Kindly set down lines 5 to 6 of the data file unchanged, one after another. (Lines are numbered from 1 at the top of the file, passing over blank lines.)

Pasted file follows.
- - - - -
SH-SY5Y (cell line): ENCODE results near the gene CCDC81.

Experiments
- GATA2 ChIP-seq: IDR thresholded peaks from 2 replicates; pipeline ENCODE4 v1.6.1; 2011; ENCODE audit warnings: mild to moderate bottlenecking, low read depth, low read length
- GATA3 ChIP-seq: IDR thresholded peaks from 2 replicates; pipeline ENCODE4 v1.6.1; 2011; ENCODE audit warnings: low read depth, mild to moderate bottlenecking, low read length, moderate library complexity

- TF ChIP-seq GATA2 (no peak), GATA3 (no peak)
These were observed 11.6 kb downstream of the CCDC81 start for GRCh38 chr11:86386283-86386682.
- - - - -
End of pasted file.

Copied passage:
- TF ChIP-seq GATA2 (no peak), GATA3 (no peak)
These were observed 11.6 kb downstream of the CCDC81 start for GRCh38 chr11:86386283-86386682.